In other words, Spock essentially made the big decisions in the capacity of a trusted advisor, and Kirk then would execute those decisions. A Spock personality is seen often within inner circles.

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Spock is the person within the group who possesses the most in-house expertise with regard to your products or services. Because of this, he or she will assume a key position of authority and will serve as an advisor to all the other members of the inner circle. This is a person who is used to telling others what to do and having other people follow his or her instructions without question or resistance.

This tactic usually will blow up in your face. If Spock wants to know your opinion, he or she will ask. The group waits for that person to speak. Every inner circle has its trigger. The trigger is the person who has formal authority for approving the recommendation of the inner circle. This person may or may not be the ranking person within the group. He or she is the de facto decision maker once the budget is approved, as outlined earlier.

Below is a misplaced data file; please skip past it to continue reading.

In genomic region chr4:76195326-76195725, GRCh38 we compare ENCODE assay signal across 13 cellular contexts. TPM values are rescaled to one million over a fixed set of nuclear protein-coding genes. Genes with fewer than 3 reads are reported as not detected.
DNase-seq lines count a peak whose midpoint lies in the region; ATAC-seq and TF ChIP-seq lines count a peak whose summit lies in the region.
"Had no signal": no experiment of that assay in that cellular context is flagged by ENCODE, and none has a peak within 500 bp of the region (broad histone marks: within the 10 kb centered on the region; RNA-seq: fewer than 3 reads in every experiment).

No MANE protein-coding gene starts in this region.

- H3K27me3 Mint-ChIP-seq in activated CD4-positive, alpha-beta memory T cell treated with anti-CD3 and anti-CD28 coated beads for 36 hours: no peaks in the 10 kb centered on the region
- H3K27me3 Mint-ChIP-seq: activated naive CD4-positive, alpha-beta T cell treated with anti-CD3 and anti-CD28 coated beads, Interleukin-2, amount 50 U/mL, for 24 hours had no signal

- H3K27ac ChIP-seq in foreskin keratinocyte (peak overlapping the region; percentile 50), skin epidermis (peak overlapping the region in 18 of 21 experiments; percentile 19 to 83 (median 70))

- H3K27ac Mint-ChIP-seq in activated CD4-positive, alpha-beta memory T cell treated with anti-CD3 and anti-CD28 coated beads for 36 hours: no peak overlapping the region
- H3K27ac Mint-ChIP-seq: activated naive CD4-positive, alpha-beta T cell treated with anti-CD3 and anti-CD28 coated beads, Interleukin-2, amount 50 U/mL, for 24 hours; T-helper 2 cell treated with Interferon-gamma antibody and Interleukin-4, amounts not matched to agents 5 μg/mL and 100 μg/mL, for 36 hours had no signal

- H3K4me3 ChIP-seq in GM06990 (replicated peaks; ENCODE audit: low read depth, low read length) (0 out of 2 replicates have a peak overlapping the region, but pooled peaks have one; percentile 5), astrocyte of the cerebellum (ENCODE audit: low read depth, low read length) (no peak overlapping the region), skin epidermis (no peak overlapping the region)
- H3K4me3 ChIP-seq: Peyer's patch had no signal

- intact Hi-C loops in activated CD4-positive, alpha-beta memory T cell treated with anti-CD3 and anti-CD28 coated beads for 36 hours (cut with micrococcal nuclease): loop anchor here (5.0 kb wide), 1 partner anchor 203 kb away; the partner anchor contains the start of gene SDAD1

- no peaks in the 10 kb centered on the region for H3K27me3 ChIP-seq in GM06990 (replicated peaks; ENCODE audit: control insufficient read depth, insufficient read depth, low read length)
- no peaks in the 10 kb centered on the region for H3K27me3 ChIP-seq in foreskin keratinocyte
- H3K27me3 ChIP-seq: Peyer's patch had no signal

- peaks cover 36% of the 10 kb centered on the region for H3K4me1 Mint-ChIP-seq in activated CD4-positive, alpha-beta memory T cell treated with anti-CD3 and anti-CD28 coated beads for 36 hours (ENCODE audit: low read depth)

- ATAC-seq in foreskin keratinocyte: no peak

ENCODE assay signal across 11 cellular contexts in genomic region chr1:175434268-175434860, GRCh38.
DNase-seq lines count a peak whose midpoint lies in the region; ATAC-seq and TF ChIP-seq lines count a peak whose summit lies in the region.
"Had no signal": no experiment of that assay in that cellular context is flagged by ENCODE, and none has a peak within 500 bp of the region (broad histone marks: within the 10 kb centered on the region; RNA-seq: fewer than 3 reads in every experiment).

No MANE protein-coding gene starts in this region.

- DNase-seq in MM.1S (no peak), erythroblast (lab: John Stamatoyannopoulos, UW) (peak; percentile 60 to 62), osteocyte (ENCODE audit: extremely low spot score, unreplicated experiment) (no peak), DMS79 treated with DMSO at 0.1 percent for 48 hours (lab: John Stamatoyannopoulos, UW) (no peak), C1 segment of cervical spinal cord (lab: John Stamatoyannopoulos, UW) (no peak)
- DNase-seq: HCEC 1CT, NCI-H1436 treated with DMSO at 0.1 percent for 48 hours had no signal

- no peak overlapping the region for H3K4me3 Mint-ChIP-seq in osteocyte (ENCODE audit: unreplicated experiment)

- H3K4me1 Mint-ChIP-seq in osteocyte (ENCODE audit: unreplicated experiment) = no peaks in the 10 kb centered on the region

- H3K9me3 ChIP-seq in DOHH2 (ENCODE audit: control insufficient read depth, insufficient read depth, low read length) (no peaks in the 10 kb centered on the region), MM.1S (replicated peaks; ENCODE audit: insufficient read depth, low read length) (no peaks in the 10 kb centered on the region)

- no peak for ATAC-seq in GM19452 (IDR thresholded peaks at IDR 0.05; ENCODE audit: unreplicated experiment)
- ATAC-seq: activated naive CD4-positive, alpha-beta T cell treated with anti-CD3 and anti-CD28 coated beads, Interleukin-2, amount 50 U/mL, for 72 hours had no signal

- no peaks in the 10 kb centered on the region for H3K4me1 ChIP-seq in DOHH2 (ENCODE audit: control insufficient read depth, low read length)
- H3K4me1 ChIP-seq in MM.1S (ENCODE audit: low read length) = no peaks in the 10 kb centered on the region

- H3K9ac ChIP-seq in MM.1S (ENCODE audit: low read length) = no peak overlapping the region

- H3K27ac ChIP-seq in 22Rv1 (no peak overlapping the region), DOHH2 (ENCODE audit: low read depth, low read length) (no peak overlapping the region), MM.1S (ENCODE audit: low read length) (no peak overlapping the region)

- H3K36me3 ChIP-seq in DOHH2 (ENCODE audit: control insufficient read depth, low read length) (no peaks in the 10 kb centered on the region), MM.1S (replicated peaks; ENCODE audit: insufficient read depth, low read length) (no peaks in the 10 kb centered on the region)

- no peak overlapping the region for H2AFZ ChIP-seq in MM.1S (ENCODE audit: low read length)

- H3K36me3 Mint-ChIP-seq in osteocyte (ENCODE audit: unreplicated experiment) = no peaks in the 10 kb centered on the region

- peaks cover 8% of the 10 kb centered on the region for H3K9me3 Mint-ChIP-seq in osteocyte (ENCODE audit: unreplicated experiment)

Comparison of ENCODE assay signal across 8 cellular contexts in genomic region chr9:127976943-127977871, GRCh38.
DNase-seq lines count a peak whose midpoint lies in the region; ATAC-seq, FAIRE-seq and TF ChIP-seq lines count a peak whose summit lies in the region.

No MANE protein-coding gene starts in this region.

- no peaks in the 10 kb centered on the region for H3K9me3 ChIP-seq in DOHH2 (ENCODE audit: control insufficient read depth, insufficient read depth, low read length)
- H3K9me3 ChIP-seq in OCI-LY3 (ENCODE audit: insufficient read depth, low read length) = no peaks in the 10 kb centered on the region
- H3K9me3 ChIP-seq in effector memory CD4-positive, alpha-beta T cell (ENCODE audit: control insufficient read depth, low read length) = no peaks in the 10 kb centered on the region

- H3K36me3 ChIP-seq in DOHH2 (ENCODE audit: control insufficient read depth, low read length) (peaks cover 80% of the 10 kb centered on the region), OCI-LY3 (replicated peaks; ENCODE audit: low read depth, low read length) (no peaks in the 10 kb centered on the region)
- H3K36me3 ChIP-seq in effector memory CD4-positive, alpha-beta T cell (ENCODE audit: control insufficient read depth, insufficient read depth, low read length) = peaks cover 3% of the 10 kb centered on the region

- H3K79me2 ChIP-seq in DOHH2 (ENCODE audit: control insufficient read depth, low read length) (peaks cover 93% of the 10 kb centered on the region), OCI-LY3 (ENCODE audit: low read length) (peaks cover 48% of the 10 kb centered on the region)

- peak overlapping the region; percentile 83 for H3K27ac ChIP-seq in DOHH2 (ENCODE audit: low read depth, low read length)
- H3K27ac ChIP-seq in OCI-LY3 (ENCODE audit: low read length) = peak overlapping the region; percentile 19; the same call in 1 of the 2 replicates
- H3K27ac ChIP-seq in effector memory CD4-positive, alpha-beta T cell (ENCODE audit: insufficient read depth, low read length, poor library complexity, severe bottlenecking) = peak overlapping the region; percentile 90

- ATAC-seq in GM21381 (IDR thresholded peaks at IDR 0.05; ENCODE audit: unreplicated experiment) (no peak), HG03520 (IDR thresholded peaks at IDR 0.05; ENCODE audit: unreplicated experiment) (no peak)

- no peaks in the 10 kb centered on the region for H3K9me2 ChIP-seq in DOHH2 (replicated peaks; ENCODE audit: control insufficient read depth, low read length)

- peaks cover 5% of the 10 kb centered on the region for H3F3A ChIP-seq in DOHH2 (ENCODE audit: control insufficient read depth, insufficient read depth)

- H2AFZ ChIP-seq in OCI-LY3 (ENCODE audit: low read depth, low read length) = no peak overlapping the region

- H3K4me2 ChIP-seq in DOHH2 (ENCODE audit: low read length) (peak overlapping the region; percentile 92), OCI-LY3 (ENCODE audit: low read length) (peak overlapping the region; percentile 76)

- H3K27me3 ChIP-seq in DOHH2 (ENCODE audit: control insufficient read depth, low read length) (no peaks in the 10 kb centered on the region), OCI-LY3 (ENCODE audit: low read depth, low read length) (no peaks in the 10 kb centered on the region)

The Unpaid Consultant: Out-Sell Your Competitors

This was a unique situation in that some years earlier I had lost a sale at the same company to a competitor. This time I was much better prepared. This time I asked for and obtained access to the inner circle. For this second chance, the decision process was different, and it had a much larger cast. It seemed that everyone had his or her own agenda. Fortunately, I had a mole. Because of my prior relationship with her, she proved to be invaluable in helping me to do just that.

At my initial meeting with the inner circle, the trigger publicly informed me that the committee would be looking at several of my competitors. Yes, I expected that. That was nice to know. As a matter of fact, I would. Very much. We eventually got to the proposal stage and—surprise! Now you understand the value of having a mole. Having a mole in the competitive sale is the single biggest advantage you can hope for.

However, this does not prevent you from developing a mole relationship within the prospect company. The mole can be anyone within the inner circle— but you are looking for a person who makes it clear that if it were his or her sole decision, you would be the selected vendor.